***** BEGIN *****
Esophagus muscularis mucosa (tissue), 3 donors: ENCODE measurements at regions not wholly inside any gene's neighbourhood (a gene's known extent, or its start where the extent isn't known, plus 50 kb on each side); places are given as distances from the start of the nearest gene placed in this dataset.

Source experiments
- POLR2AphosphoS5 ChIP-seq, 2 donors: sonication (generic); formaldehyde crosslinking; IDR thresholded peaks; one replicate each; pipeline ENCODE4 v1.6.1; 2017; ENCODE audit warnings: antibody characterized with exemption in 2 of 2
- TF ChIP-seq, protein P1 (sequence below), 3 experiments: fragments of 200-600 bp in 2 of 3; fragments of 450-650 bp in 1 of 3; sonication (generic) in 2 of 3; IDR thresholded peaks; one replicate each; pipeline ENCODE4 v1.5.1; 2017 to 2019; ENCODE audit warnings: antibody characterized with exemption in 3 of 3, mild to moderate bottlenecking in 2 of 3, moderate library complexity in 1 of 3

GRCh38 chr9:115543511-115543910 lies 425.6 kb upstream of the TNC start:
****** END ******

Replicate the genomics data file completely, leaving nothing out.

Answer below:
Esophagus muscularis mucosa (tissue), 3 donors: ENCODE measurements at regions not wholly inside any gene's neighbourhood (a gene's known extent, or its start where the extent isn't known, plus 50 kb on each side); places are given as distances from the start of the nearest gene placed in this dataset.

Source experiments
- POLR2AphosphoS5 ChIP-seq, 2 donors: sonication (generic); formaldehyde crosslinking; IDR thresholded peaks; one replicate each; pipeline ENCODE4 v1.6.1; 2017; ENCODE audit warnings: antibody characterized with exemption in 2 of 2
- TF ChIP-seq, protein P1 (sequence below), 3 experiments: fragments of 200-600 bp in 2 of 3; fragments of 450-650 bp in 1 of 3; sonication (generic) in 2 of 3; IDR thresholded peaks; one replicate each; pipeline ENCODE4 v1.5.1; 2017 to 2019; ENCODE audit warnings: antibody characterized with exemption in 3 of 3, mild to moderate bottlenecking in 2 of 3, moderate library complexity in 1 of 3

GRCh38 chr9:115543511-115543910 lies 425.6 kb upstream of the TNC start: